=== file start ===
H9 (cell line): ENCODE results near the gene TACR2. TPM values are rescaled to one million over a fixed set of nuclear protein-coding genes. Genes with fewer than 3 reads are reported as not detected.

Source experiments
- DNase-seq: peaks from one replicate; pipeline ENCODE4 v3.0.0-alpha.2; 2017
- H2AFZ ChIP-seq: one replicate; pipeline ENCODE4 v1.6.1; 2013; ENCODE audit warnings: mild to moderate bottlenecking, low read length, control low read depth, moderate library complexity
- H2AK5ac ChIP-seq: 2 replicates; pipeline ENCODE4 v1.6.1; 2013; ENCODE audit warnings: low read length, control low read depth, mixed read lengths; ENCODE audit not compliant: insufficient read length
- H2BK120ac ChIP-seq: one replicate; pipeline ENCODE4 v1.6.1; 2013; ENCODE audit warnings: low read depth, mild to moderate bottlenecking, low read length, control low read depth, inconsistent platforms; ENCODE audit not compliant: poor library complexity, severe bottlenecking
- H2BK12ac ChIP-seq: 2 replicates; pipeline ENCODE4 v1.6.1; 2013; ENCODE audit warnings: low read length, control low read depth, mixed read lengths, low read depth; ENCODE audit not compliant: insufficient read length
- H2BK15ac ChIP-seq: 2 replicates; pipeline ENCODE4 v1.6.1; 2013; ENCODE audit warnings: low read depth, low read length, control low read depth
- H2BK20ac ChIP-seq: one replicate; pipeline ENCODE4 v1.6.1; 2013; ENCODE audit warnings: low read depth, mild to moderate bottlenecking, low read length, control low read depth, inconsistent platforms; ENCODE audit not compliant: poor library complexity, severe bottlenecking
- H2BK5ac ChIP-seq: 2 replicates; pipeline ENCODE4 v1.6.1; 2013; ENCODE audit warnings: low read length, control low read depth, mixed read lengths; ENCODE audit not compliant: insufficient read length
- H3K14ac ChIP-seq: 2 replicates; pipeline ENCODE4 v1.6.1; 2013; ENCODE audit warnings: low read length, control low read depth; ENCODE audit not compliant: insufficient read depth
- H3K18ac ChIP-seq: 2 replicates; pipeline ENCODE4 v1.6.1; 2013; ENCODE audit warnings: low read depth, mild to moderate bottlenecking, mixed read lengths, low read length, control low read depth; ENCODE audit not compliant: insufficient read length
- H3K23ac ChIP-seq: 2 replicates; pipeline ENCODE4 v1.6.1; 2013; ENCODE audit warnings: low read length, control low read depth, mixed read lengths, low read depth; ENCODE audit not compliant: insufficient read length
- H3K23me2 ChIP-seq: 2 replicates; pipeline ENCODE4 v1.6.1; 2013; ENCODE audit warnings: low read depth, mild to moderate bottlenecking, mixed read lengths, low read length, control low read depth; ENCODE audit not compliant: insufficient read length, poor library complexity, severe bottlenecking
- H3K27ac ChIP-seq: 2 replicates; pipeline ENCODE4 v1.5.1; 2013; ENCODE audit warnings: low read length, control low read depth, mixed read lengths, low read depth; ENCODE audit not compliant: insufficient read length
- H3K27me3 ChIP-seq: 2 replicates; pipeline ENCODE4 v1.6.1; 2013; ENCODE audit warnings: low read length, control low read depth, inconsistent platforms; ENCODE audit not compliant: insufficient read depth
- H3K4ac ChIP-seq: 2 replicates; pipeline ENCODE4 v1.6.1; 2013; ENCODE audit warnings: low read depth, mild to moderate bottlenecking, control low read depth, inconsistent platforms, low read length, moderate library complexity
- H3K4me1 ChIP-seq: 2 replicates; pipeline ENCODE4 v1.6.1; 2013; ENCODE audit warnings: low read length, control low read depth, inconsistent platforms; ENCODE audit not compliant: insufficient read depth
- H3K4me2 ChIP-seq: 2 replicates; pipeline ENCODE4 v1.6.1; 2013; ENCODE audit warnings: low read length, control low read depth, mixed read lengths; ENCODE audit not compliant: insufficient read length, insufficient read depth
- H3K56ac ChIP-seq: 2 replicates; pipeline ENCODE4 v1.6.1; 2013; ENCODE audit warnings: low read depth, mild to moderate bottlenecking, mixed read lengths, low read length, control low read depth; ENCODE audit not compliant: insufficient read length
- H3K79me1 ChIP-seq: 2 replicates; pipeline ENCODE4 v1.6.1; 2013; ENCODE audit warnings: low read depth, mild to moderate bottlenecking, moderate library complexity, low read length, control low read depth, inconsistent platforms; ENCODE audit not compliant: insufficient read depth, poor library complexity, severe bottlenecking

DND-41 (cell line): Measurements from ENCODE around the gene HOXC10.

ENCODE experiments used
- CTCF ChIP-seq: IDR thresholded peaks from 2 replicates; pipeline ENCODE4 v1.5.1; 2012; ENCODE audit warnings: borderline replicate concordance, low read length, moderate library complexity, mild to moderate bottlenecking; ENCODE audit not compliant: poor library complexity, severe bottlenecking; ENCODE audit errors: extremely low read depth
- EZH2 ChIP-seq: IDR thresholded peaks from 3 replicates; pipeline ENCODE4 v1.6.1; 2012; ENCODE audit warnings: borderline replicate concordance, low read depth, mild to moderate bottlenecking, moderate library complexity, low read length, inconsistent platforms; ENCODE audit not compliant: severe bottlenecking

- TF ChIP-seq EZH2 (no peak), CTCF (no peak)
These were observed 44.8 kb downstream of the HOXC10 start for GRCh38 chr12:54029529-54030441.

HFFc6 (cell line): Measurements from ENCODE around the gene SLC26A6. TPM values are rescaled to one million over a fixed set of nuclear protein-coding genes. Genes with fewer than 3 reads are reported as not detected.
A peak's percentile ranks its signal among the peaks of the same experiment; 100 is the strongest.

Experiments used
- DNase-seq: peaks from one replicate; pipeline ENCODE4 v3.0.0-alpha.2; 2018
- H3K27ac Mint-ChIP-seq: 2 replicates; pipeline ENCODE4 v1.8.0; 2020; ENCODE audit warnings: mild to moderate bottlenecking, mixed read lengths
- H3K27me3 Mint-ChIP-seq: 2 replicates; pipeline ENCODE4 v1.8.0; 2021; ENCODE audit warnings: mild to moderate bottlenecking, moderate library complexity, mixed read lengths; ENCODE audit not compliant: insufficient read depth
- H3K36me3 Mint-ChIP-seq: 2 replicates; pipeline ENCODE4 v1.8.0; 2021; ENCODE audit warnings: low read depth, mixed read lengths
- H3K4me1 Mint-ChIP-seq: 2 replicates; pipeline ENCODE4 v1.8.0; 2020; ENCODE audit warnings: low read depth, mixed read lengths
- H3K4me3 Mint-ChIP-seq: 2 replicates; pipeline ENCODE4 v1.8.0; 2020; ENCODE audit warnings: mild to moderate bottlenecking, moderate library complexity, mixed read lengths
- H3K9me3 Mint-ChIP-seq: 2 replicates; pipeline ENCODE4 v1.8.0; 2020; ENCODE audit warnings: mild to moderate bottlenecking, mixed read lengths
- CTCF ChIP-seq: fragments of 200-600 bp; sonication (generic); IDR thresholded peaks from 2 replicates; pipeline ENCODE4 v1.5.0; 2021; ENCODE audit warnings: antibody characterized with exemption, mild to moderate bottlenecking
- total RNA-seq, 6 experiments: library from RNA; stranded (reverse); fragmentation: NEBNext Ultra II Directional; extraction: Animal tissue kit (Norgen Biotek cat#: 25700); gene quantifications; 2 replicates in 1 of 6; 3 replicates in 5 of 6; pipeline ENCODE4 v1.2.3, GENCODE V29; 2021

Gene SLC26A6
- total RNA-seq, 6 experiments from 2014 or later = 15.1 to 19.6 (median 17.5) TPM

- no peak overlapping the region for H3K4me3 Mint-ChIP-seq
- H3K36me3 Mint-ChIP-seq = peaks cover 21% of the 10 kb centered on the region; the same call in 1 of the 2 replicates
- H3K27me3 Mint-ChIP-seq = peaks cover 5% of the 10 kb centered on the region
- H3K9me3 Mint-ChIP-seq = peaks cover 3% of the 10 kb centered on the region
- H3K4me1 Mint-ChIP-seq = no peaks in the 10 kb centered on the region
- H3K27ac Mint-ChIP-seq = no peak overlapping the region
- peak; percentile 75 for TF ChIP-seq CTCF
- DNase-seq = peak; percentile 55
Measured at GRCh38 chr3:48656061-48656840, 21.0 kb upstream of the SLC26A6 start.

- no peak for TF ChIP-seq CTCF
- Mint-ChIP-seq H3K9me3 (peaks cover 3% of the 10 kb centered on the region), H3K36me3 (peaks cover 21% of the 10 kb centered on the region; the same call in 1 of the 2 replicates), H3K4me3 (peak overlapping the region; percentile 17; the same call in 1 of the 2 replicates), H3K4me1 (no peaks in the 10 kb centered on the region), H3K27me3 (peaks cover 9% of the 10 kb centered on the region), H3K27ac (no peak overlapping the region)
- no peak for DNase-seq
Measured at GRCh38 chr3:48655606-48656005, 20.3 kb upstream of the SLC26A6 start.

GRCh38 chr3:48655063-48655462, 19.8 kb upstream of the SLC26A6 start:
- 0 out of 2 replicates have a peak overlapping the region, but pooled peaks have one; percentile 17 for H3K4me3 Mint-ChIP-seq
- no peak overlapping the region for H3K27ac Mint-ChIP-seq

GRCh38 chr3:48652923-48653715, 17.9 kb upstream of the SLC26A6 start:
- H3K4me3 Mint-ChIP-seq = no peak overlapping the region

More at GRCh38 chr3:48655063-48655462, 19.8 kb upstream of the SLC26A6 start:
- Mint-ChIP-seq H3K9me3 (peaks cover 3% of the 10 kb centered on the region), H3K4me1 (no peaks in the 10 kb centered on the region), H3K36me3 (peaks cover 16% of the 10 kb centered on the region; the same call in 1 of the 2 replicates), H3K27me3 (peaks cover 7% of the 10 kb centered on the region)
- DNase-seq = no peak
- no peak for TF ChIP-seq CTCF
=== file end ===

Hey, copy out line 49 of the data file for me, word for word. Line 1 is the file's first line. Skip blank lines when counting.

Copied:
- DNase-seq = peak; percentile 55